I Cor. 1: 18-24
18 For the message of the cross is foolishness to those who are perishing, but to us who are being saved it is the power of God. 19 For it is written: “I will destroy the wisdom of the wise, And bring to nothing the understanding of the prudent.” 20 Where is the wise? Where is the scribe? Where is the disputer of this age? Has not God made foolish the wisdom of this world? 21 For since, in the wisdom of God, the world through wisdom did not know God, it pleased God through the foolishness of the message preached to save those who believe. 22 For Jews request a sign, and Greeks seek after wisdom; 23 but we preach Christ crucified, to the Jews a stumbling block and to the Greeks foolishness, 24 but to those who are called, both Jews and Greeks, Christ the power of God and the wisdom of God.
St. John Chrysostom in his Homily IV on I Cor. I said:
To the sick and gasping even wholesome meats are unpleasant, friends and relations burdensome, who are oftentimes not even recognized, but are rather accounted intruders. Much like this often is the case of those who are perishing in their souls. For the things which tend to salvation they do not know; and those who are careful about them they consider to be troublesome. Now this does not ensue from the nature of the thing, but from their disease. And just what the insane do, hating those who take care of them and reviling them, the same is the case with unbelievers also… This is the nature of the thing, that its power is not recognized by those who perish. For they are beside themselves… But what do you say, O man? Christ became a slave for you, ‘having taken the form of a slave,’ (Phil. 2:7) and was crucified, and rose again. And when you ought for this reason to adore Him risen and admire His lovingkindness, because what neither father, nor friend, nor son did for you, all this the Lord wrought for you. For suppose a man, wished to make out all things by reasoning, let him try by your discourse to convince himself how we see the light…No, you cannot… Therefore, leaving this to God’s power and boundless wisdom, let us be silent. Just so with regard to the things of God; should we desire to explain them by the wisdom which is from without, great derision will ensue…from the folly of men. For the greatest things of all no language can explain…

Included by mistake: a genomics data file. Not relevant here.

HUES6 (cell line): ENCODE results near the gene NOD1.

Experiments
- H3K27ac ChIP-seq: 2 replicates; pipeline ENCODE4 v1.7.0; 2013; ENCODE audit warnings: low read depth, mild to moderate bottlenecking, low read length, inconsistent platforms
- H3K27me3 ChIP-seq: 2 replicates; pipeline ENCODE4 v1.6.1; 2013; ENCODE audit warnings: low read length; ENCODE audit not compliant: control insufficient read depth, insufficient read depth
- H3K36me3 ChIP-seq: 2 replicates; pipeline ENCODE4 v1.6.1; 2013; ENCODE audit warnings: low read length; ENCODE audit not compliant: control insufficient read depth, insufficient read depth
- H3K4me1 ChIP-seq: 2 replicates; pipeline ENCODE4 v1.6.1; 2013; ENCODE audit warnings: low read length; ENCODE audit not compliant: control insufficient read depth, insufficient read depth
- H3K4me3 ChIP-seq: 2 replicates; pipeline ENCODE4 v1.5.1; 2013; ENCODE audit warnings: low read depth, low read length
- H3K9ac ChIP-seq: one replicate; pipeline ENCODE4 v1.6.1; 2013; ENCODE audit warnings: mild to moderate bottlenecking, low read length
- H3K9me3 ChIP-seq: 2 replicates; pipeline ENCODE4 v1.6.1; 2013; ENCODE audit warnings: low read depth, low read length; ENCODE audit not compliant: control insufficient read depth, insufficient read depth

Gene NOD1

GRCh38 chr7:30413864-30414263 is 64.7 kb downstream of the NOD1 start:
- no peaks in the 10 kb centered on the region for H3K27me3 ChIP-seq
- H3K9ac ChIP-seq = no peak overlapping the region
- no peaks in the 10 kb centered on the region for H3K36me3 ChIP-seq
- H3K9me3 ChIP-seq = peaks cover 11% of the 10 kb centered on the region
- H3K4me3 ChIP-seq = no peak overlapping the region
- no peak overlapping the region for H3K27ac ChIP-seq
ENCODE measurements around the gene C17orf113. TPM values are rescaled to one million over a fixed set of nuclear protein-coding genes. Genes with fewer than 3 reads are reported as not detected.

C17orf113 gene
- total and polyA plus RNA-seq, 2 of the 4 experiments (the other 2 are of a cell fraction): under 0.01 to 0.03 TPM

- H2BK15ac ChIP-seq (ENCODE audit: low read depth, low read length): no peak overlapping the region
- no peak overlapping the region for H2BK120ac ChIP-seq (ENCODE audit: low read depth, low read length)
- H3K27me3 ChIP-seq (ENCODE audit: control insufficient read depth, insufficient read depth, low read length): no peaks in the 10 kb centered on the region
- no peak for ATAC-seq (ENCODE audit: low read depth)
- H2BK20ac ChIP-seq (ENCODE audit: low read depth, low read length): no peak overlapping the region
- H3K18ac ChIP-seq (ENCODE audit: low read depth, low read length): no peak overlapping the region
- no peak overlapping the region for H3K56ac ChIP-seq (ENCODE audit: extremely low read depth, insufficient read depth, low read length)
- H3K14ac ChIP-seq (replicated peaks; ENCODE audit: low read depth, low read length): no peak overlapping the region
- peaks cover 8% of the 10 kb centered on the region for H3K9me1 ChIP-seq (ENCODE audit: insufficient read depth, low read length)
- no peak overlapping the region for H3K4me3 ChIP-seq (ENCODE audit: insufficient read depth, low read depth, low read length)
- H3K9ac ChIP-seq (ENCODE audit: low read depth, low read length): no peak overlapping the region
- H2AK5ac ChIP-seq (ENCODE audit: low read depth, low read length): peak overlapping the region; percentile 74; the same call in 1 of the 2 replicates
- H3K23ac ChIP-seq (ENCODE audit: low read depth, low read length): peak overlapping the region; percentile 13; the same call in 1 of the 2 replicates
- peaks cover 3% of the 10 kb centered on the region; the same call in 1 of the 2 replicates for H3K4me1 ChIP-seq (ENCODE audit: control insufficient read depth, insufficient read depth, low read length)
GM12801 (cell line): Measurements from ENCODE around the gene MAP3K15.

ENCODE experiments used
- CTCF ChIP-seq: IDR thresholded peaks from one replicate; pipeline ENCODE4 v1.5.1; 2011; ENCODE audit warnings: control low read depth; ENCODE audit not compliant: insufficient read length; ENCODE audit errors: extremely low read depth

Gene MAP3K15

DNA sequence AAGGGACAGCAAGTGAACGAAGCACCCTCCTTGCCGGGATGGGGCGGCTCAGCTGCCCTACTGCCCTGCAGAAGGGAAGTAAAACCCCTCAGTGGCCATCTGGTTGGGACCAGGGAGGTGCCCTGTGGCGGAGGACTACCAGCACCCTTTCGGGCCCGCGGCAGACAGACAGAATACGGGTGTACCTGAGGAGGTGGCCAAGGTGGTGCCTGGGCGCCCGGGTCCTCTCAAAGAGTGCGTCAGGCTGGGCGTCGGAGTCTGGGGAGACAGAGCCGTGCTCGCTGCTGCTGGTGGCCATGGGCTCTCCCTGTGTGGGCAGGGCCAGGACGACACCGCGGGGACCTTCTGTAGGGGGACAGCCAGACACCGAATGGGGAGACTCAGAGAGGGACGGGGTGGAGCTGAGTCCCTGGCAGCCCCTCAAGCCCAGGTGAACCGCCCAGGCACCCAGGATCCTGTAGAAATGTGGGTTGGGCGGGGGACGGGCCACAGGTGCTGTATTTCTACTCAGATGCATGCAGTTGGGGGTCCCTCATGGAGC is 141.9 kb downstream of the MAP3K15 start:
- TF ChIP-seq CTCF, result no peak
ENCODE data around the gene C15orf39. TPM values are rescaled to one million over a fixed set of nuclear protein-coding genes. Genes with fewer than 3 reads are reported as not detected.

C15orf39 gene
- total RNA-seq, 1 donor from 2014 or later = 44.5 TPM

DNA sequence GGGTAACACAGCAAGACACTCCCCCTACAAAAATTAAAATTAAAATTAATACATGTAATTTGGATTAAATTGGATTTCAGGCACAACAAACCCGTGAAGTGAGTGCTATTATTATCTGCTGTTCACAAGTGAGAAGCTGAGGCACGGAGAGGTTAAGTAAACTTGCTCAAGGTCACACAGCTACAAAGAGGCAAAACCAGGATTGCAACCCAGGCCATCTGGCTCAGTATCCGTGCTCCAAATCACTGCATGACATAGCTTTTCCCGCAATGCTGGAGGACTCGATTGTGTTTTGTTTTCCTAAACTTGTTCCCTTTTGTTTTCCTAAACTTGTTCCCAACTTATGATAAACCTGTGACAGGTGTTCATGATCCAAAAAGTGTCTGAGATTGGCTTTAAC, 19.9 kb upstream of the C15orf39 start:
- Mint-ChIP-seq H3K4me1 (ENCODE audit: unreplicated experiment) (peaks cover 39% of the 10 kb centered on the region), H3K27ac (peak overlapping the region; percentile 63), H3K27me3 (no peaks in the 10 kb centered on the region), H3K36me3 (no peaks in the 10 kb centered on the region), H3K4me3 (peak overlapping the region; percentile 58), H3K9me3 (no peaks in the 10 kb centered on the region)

Do not say then, Why did He not help Himself on the Cross? for He was hastening on to close conflict with death himself. He did not descend from the Cross, not because He could not, but because He would not. For Him Whom the tyranny of death did not restrain, how could the nails of the Cross restrain?… What sort of philosopher, among those who have studied logic, of those knowledgable in Jewish matters, has saved us and made known the truth? Not one. It was the fisherman’s work, the whole of it… But how did He ‘destroy wisdom?’ Being made known to us by Paul and others like him, He showed it to be unprofitable… For he means to say how by contraries God has overcome, and how the Gospel is not of man.